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Hands-on with Samsung's 3D TV lineup


Samsung 3D TV  Hands-on

Hot on the heels of Samsung revealing some of its extensive lineup of 3D TVs will be available as early as next month, we were given a chance to take a look at them first hand at Samsung's European Forum in Vienna.

Samsung will be releasing 3D on all three of its TV lineups, that is plasma, LED (backlit), and LCD (CCFL backlit) and all will use the same sequential-frame 3D technology that Panasonic's screens use. This has the TV display alternate images for the left and right eyes at 120Hz then a set of glasses alternately blocks the image for each eye at 60Hz. The result is each eye receives 60 images a second, which your brain then interprets as a constant stream of 3D pictures. It's quite an effective system but it does have its drawbacks like expensive glasses and, well, the need to wear glasses at all. For the time being, it is the only viable solution for use on TVs in the home, though.

Presumably due to their imminent availability, Samsung was only showing off the entry level LED backlit models in its 3D demos. However, considering plasma's generally accepted ability to better handle fast motion and high framerates, we would've thought that the better tech to show 3D off. Indeed, where the quality of the picture and 3D experience on Panasonic's plasma models that we looked at last week was not in doubt (only the size of the screeen and overall impression of 3D left us wanting more), the screen's Samsung showed us were more inherently flawed.

Backlight bleed was clearly visible - the grey patches you see in the black areas of the TVs below is backlight bleed, not a part of the picture - while on-screen motion resulted in the picture becoming really choppy. This latter point is an inherent problem with 3D content in general but it did seem more pronounced on these sets.

However, while Samsung was showing off its full lineup of 3D capable TVs, which consists of the C9000, C8000, and C7000 LED TVs, the 7 series of plasmas and 7 series of LCD TVs, only the C7000 series was showing 3D content so there's stlil hope for the other sets. In particular it will be interesting to see how well the super thin C9000 series hold up as they look absolutely stunning otherwise.

Another plus point is the glasses were infinitely more comfortable than Panasonic's, they fit easily over glasses. and they conform to an open standard so there's potential for them to work with other TVs. All the new TVs also have the ability to just plug in a USB hard drive or flash memory stick and turn the TV into a PVR, which is really exciting. Also, Samsung has expanded its online content including a collaboration with LoveFilm to stream movies direct to your TV (there's no word on pricing yet).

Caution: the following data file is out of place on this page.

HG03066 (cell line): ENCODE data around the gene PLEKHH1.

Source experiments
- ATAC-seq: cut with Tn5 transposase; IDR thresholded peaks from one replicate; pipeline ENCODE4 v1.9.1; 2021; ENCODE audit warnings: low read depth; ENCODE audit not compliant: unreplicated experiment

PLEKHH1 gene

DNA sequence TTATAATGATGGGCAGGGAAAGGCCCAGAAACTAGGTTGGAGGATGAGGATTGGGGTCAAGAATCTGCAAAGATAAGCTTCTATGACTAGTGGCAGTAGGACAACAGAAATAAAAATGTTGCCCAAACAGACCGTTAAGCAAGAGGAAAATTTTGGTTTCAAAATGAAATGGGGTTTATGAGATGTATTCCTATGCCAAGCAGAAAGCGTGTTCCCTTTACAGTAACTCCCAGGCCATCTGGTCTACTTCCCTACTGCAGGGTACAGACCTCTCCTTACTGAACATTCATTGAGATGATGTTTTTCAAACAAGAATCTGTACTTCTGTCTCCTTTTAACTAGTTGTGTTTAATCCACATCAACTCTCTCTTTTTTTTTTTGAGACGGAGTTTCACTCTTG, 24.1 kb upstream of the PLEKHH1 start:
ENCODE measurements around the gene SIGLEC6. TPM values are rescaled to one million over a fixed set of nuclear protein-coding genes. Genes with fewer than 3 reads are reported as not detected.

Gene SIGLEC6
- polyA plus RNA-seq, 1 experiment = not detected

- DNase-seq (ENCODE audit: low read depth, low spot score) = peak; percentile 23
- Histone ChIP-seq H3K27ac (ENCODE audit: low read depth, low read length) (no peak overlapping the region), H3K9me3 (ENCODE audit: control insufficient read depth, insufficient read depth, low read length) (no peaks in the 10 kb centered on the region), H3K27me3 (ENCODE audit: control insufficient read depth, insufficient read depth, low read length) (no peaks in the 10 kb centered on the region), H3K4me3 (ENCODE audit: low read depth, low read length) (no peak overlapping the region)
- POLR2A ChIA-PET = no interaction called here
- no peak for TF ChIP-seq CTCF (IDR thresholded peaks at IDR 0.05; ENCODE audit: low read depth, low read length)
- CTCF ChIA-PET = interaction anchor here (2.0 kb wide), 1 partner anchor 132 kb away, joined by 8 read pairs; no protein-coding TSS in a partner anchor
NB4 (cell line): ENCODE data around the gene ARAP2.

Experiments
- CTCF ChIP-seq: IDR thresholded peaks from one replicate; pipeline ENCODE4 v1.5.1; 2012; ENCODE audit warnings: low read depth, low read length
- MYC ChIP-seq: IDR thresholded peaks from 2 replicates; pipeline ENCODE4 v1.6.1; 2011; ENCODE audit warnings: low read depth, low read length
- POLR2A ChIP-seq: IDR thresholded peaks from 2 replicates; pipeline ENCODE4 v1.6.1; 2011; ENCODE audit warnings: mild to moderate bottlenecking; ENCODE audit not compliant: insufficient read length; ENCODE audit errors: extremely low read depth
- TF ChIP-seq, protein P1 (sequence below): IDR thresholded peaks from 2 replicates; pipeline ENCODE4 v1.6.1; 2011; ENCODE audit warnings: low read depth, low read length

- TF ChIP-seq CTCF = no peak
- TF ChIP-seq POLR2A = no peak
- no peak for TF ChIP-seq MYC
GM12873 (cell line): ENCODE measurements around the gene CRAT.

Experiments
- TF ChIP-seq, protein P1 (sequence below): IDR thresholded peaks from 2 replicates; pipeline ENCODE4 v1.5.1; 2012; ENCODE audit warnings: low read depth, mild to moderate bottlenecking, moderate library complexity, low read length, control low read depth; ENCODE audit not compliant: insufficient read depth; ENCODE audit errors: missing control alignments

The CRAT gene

All told though, we're still generally of the opinion that 3D doesn't work on normal size TVs in the home. The picture is too small and anything but absolute darkness surrounding the TV is doubly distracting for 3D content. Some of us do still hold out hope for 3D in the home - especially for projectors - but we're steadily getting the impression it's not going to be a satisfactory mainstream option for a good while yet.


February 23, 2010, 4:21 pm

will 3d tv's refresh rates be changed to 100/50hz for pal regions?


February 24, 2010, 3:23 am

@monkeylove: It'll only display the 120Hz for 3D stuff so any other content should still display fine. I don't believe they'll be slowing it down for PAL regions. TV doesn't really need to be displayed that quickly anyway, it's mostly for games.

Anyhoo, clearly big businesses will continue to "force" 3D TVs on us for the next couple of years whether we like it or not. In related news (although many don't seem to have noticed): Disney are pushing to have Tim Burton's Alice released to DVD/BD within 12 weeks rather than 17, thus annoying cinemas. It's not "better for everyone" like they ascertain; they just want to be able to tell everyone that 3D in your home is "here" and "now" and get as much content out there to help shift the TVs... It's a conspiracy I tell you!

Hey... what's with the men in white coats? What are you- ? No... noooooooooooooo...

peter sturgeon

February 24, 2010, 7:54 pm

not so long ago i read an article towards dementia via a university stude and they proved that normally we only use one side of the brain for whatever purpose needed ie either left or right hemisphere, but following their studys towards dementia they an eye exercise which uses the whole brain ie both hemispheres. via looking to the left and right for no more than twenty seconds (due to eye strain) improved the memory dramatically .which i now use towards crossword puzzles etc and it works very well; so more to the point will the use of 3d glasses automatically use the same technique ? thus leading to serious eye strain problems or help improve the whole memory via the different age groups etc ?

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